Evaluation of the Portfolio’s Implementation in Clinical Clerkship: Students’ and Staff’s Perception in Egypt


avatar Enjy Abouzeid 1 , * , avatar Asmaa Abdel Nasser 1

1 Assistant Professor, Department of Medical Education, Faculty of Medicine, Suez Canal University, Egypt

How to Cite: Abouzeid E, Abdel Nasser A. Evaluation of the Portfolio’s Implementation in Clinical Clerkship: Students’ and Staff’s Perception in Egypt. J Med Edu. 2018;17(4):e105650. doi: 10.22037/jme.v17i4.23742.


Journal of Medical Education: 17 (4); e105650
Published Online: February 24, 2019
Article Type: Research Article
Received: December 16, 2018
Accepted: January 20, 2019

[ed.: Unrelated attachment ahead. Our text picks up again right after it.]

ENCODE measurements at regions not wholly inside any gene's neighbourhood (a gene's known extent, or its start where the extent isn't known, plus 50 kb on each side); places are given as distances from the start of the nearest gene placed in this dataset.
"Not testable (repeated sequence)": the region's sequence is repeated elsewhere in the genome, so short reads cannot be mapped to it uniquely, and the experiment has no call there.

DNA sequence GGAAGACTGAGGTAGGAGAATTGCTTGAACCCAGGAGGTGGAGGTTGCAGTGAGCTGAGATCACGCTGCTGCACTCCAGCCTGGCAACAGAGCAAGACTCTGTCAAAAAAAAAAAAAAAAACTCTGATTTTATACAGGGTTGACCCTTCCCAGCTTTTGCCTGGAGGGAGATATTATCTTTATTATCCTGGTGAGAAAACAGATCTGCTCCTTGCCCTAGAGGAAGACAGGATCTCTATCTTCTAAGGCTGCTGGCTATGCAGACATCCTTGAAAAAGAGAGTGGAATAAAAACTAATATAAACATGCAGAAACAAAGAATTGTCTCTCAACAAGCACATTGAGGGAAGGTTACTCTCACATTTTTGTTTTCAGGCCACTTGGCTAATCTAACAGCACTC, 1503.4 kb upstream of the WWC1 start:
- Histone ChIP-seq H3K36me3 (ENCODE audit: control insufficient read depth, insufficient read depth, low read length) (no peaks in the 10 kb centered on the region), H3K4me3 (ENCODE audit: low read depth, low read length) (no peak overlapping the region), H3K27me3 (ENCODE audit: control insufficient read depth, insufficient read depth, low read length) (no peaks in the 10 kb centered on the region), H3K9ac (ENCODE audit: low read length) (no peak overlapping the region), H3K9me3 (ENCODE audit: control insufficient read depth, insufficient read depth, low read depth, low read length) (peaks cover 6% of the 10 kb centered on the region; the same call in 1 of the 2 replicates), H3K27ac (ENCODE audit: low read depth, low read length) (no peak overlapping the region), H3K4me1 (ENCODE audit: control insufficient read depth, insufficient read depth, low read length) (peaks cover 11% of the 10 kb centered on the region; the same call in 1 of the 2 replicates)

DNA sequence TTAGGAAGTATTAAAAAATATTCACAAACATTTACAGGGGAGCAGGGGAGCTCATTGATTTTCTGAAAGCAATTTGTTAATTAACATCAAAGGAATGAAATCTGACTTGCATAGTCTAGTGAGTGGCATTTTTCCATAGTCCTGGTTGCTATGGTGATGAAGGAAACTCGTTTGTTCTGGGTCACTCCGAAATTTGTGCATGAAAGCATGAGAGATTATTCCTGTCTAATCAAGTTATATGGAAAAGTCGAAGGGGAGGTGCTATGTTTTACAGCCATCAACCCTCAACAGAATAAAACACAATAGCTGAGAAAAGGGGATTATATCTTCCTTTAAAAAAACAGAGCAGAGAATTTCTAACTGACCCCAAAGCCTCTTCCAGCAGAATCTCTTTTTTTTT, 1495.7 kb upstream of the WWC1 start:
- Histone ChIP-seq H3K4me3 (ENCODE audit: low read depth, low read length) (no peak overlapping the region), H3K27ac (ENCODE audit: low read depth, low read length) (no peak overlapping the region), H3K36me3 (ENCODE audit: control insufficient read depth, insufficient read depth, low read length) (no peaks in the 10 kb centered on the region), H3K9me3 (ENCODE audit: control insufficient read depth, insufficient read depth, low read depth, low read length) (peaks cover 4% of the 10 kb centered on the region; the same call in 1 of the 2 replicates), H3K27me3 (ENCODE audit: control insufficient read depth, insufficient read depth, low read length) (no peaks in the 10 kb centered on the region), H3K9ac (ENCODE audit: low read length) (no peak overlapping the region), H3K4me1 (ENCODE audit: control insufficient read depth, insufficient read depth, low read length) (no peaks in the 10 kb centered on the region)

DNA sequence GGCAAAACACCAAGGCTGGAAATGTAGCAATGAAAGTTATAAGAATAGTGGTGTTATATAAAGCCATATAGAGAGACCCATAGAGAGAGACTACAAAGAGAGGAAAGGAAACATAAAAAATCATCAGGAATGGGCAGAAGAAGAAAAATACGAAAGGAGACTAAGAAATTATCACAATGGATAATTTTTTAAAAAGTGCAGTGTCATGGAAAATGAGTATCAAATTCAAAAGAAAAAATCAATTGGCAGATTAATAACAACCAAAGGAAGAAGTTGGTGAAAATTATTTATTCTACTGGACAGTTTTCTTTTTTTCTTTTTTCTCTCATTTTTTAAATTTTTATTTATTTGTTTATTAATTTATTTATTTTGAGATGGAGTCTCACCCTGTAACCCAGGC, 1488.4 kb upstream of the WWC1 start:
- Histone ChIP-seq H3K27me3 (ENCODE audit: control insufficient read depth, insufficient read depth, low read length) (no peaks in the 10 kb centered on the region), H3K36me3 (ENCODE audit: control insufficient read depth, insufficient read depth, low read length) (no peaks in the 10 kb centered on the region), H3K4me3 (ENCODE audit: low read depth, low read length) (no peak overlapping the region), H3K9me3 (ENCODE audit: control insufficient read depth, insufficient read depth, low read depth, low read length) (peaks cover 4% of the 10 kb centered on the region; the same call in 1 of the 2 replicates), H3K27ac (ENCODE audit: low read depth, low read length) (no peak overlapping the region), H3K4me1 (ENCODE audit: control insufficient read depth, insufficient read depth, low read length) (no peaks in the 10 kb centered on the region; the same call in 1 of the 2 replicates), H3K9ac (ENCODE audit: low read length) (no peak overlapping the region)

Background: Over the last two decades, the focus of curricula has shifted from the acquisition of knowledge to the achievement of competence. The challenge is to improve the assessment scheme to formatively support the development of competence in an integrated, coherent, and longitudinal fashion, and assess them in a summative fashion.Objectives: To investigate the students’ and staff’s perception towards the implementation process of the portfolio in the clinical years at Faculty of Medicine, Suez Canal University.Methods: Two different questionnaires were used to explore the students’ and staff’s perception towards portfolio assessment process.Results: The students’ response rate was 70%. 46.8% of the students agreed on the portfolio’s complementary role to clinical teaching during rotations. They agreed that portfolio stimulated their problem solving and clinical reasoning skills by 38.5%, and 38.2% respectively. 41.1% agreed that it helped them in preparation for their future practice. However, 41% agreed that portfolio workload and time required were excessive. There was no chance to improve those aspects assessed as deficient in feedback. One of the threatening problems is copying the portfolio from others, unfortunately. 34.7% of the students agreed that this was a problem among them. Regarding the staff, they agreed that portfolio helped them to assess students’ competencies and permitted multiple episodes of teaching more effectively than single observations did (75%, and 72.2%, respectively). However, 38.9% felt that it was an exhausting and time-consuming assessment process. They thought that it would be better to have enough time for review the portfolio in detail before the oral discussion, and that was fair if two examiners evaluated it rather than one (64%, and 75%, respectively).Conclusion: The portfolio helps the faculty in assessment of students’ clinical competencies in a continuous manner but for both it was exhausting and time-consuming assessment process.


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